In today’s digital world, taking security with a light touch is risky, to say the least. Despite the apparent validity of this statement, some industries appear to invest lightly on security within their software development.
From the perspective of Software Development professionals, one would think that Software Development departments would tackle security tasks within the development teams. Security-related enhancements would pop up within sprint commitments and Agile task boards. It is a fact that various ways and measures can be taken to protect a web application. As an example, networking and infrastructure can have security at the heart of each decision, protecting the system from unauthorized access such as through comprehensive whitelisting and/or blacklisting. But the application has to be built with the same characteristic in mind because if discovered, one security hole can make the whole system at risk.
Is it part of our job?
Let’s cut to the chase. Does security fall under the responsibilities of QA Engineers? The answer can be debatable and like most answers, it depends. Some workplaces might define it explicitly under the QA’s tasks, while others might not even mention it at all. There are also specific roles which are assigned with this responsibility, such as Security Engineers and IT Security Administrators. These roles not only ensure that systems do not expose any vulnerabilities but also have to prepare for the effect of a natural disaster by developing disaster recovery plans.
Having said that, as a QA, quality is in our heart, and security affects quality as it influences the user experience directly. Since Security is another non-functional aspect of an application, its effects do not stand out like functionality. We need to dig deeper and truly understand the internals of a system under test. However, to be able to do this, testers need to broaden their knowledge and learn about security vulnerabilities.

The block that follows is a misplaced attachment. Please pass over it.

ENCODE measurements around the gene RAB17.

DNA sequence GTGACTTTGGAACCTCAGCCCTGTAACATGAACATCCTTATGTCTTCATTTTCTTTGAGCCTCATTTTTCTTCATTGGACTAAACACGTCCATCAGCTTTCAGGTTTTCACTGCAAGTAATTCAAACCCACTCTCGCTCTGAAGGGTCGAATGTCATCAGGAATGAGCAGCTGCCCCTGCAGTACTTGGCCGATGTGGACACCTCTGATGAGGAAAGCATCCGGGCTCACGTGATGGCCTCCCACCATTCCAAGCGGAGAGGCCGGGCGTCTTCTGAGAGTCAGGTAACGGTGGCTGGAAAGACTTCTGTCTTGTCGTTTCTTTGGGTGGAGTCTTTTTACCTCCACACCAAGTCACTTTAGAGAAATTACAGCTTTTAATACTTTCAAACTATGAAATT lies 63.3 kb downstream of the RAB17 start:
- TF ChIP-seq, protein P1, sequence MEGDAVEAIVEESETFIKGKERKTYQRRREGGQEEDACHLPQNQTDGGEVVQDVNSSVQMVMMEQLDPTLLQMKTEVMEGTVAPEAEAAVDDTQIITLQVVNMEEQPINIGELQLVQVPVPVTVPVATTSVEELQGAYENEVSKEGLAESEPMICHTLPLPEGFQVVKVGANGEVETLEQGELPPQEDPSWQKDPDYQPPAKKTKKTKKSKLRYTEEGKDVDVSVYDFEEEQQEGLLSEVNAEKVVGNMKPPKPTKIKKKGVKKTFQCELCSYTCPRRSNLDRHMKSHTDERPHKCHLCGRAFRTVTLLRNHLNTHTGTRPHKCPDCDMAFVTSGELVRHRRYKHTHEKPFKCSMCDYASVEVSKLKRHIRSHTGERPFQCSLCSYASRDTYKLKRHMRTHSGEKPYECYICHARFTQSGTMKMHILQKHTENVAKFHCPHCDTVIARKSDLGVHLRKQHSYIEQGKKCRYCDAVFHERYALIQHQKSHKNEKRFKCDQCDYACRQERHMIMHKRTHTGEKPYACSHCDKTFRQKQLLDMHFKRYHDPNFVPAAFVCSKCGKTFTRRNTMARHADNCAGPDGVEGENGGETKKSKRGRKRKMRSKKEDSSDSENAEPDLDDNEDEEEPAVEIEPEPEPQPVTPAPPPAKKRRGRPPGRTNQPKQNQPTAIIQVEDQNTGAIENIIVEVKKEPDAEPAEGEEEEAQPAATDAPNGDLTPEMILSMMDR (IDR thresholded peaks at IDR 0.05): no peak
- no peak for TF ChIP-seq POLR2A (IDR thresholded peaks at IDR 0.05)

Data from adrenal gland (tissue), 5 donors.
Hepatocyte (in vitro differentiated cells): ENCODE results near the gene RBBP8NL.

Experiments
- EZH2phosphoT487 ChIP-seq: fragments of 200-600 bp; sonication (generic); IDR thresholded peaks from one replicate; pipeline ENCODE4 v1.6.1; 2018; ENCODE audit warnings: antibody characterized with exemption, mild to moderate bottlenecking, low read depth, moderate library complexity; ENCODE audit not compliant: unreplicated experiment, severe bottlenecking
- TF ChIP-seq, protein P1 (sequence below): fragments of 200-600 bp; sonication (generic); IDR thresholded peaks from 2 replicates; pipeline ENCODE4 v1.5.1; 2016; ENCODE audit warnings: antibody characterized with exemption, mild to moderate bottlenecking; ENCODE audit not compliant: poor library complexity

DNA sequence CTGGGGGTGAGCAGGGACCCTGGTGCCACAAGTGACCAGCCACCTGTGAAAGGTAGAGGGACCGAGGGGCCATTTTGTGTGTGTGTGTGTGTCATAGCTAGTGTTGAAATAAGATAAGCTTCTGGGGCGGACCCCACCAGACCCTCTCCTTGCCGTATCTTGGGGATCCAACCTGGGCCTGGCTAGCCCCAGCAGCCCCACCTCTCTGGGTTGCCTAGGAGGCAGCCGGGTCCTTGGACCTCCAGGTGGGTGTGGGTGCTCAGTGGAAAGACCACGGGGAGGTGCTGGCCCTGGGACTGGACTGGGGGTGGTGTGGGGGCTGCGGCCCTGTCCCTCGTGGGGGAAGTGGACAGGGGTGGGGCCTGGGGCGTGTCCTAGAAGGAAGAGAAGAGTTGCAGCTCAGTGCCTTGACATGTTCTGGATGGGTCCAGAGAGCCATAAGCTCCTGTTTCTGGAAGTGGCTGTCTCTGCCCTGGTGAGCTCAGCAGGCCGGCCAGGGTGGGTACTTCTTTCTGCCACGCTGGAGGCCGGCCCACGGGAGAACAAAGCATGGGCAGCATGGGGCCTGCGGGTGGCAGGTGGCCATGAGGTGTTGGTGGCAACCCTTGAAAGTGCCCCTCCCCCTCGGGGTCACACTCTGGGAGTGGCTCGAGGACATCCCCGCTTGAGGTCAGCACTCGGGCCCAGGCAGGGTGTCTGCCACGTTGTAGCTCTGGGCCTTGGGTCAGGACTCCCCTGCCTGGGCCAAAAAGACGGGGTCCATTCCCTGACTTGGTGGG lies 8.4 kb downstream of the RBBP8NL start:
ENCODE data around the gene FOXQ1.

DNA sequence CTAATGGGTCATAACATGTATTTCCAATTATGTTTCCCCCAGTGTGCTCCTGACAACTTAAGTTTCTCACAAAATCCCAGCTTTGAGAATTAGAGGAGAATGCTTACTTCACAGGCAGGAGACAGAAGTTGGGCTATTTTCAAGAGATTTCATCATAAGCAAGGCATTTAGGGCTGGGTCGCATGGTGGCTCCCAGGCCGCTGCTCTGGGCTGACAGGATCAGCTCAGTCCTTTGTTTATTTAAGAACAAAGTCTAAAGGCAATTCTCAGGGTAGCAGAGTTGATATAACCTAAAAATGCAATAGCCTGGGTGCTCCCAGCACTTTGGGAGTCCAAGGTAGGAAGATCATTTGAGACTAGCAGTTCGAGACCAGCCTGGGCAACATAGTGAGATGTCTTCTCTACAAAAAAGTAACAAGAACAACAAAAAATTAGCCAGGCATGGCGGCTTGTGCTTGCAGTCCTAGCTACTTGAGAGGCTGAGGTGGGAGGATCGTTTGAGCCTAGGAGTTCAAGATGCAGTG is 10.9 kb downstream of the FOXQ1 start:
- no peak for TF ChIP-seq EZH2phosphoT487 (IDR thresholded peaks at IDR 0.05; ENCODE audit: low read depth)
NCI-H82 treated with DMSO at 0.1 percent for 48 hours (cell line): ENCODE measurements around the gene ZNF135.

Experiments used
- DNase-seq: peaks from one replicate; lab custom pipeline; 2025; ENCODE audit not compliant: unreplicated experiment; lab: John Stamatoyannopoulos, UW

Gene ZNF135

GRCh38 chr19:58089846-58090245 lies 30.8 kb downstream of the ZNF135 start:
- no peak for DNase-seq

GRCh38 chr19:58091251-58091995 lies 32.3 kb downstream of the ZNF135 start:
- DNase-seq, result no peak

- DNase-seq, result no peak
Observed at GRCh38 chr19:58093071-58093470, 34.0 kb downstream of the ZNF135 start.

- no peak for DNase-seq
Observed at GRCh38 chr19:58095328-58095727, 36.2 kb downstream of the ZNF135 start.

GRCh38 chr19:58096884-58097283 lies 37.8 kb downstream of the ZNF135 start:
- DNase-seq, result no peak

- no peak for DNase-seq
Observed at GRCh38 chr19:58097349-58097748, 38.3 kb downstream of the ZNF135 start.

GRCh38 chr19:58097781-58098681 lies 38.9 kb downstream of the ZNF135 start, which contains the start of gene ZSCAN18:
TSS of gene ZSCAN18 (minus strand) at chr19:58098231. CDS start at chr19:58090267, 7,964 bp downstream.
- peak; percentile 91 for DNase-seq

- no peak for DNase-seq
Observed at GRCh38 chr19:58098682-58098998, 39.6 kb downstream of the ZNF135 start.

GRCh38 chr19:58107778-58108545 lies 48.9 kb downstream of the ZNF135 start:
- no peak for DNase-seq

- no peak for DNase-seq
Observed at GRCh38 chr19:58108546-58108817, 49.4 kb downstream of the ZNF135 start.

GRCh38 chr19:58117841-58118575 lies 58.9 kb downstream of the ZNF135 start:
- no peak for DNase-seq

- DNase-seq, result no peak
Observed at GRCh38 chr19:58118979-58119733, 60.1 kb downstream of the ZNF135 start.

Where do we begin?
Like every other topic, there is loads of information on the internet. One of the best sources for Security Testing is OWASP. This community is an excellent source of open-source security tools. From blog posts to audio podcasts, to handy open-source tools, they have it all. Another great source which I highly recommend is the Secure Guild conference organized by Joe Colantonio.
There are a lot of relevant tools out there. Paid and free tools with the ability to hook to IDEs and report issues, or scan your code and detect problems. The OWASP ZAP is a dynamic tool which tries to identify security vulnerabilities using a local HTTP proxy. It can actively or passively attack your system and report vulnerabilities. ZAP is part of the OWASP set of tools. In fact, even the Juice Shop which Andrea discussed in a previous post, is also part of OWASP tools.
In this post, I will focus on the ZAP API Scan, which is a script included with the official ZAP Docker images. The only dependency that it has is Docker itself. The API runs an active scan which is tuned to detect vulnerabilities for APIs, therefore excluding checks such as XSS (Cross-Site Scripting) which relies on scripts running within the browser. As a side note, an active scan is an actual attack on the target application, which means that you should be careful of how and where to run it.